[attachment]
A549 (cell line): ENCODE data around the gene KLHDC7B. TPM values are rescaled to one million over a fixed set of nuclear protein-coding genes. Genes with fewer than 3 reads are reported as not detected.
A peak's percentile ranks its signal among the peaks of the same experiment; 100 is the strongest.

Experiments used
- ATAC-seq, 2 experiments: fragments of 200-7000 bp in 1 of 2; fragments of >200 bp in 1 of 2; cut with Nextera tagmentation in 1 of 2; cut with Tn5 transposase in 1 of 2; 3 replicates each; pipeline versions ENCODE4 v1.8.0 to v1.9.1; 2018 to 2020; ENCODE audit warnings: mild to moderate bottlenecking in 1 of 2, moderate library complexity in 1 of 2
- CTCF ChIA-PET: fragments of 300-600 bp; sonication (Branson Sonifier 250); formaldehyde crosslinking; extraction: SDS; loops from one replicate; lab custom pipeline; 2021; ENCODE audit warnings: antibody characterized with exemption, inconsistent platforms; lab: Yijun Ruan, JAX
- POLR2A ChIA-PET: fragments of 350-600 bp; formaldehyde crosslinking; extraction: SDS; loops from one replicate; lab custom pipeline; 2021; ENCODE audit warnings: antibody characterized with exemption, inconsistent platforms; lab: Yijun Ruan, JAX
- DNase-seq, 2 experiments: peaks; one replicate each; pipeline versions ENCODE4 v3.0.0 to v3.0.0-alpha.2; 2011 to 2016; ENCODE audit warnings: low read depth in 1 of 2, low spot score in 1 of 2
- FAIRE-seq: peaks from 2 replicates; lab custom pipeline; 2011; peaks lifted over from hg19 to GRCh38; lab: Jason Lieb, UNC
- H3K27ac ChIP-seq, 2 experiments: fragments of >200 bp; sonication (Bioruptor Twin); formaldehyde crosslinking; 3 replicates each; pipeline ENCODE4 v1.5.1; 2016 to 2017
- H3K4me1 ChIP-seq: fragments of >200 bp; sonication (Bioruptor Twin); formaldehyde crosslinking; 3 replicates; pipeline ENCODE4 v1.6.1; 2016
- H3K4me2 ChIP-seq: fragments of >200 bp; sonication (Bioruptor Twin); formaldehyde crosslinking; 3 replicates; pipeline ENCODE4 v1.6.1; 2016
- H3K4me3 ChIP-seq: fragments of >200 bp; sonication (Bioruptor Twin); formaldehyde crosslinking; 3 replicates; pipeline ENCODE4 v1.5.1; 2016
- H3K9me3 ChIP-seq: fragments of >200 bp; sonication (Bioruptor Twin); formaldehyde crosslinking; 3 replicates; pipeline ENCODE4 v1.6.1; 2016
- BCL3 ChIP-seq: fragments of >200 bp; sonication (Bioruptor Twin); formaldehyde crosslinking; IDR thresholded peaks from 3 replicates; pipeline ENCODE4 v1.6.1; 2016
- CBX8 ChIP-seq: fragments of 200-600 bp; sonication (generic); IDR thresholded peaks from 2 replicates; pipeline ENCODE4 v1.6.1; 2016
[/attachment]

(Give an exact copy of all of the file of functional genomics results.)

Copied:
A549 (cell line): ENCODE data around the gene KLHDC7B. TPM values are rescaled to one million over a fixed set of nuclear protein-coding genes. Genes with fewer than 3 reads are reported as not detected.
A peak's percentile ranks its signal among the peaks of the same experiment; 100 is the strongest.

Experiments used
- ATAC-seq, 2 experiments: fragments of 200-7000 bp in 1 of 2; fragments of >200 bp in 1 of 2; cut with Nextera tagmentation in 1 of 2; cut with Tn5 transposase in 1 of 2; 3 replicates each; pipeline versions ENCODE4 v1.8.0 to v1.9.1; 2018 to 2020; ENCODE audit warnings: mild to moderate bottlenecking in 1 of 2, moderate library complexity in 1 of 2
- CTCF ChIA-PET: fragments of 300-600 bp; sonication (Branson Sonifier 250); formaldehyde crosslinking; extraction: SDS; loops from one replicate; lab custom pipeline; 2021; ENCODE audit warnings: antibody characterized with exemption, inconsistent platforms; lab: Yijun Ruan, JAX
- POLR2A ChIA-PET: fragments of 350-600 bp; formaldehyde crosslinking; extraction: SDS; loops from one replicate; lab custom pipeline; 2021; ENCODE audit warnings: antibody characterized with exemption, inconsistent platforms; lab: Yijun Ruan, JAX
- DNase-seq, 2 experiments: peaks; one replicate each; pipeline versions ENCODE4 v3.0.0 to v3.0.0-alpha.2; 2011 to 2016; ENCODE audit warnings: low read depth in 1 of 2, low spot score in 1 of 2
- FAIRE-seq: peaks from 2 replicates; lab custom pipeline; 2011; peaks lifted over from hg19 to GRCh38; lab: Jason Lieb, UNC
- H3K27ac ChIP-seq, 2 experiments: fragments of >200 bp; sonication (Bioruptor Twin); formaldehyde crosslinking; 3 replicates each; pipeline ENCODE4 v1.5.1; 2016 to 2017
- H3K4me1 ChIP-seq: fragments of >200 bp; sonication (Bioruptor Twin); formaldehyde crosslinking; 3 replicates; pipeline ENCODE4 v1.6.1; 2016
- H3K4me2 ChIP-seq: fragments of >200 bp; sonication (Bioruptor Twin); formaldehyde crosslinking; 3 replicates; pipeline ENCODE4 v1.6.1; 2016
- H3K4me3 ChIP-seq: fragments of >200 bp; sonication (Bioruptor Twin); formaldehyde crosslinking; 3 replicates; pipeline ENCODE4 v1.5.1; 2016
- H3K9me3 ChIP-seq: fragments of >200 bp; sonication (Bioruptor Twin); formaldehyde crosslinking; 3 replicates; pipeline ENCODE4 v1.6.1; 2016
- BCL3 ChIP-seq: fragments of >200 bp; sonication (Bioruptor Twin); formaldehyde crosslinking; IDR thresholded peaks from 3 replicates; pipeline ENCODE4 v1.6.1; 2016
- CBX8 ChIP-seq: fragments of 200-600 bp; sonication (generic); IDR thresholded peaks from 2 replicates; pipeline ENCODE4 v1.6.1; 2016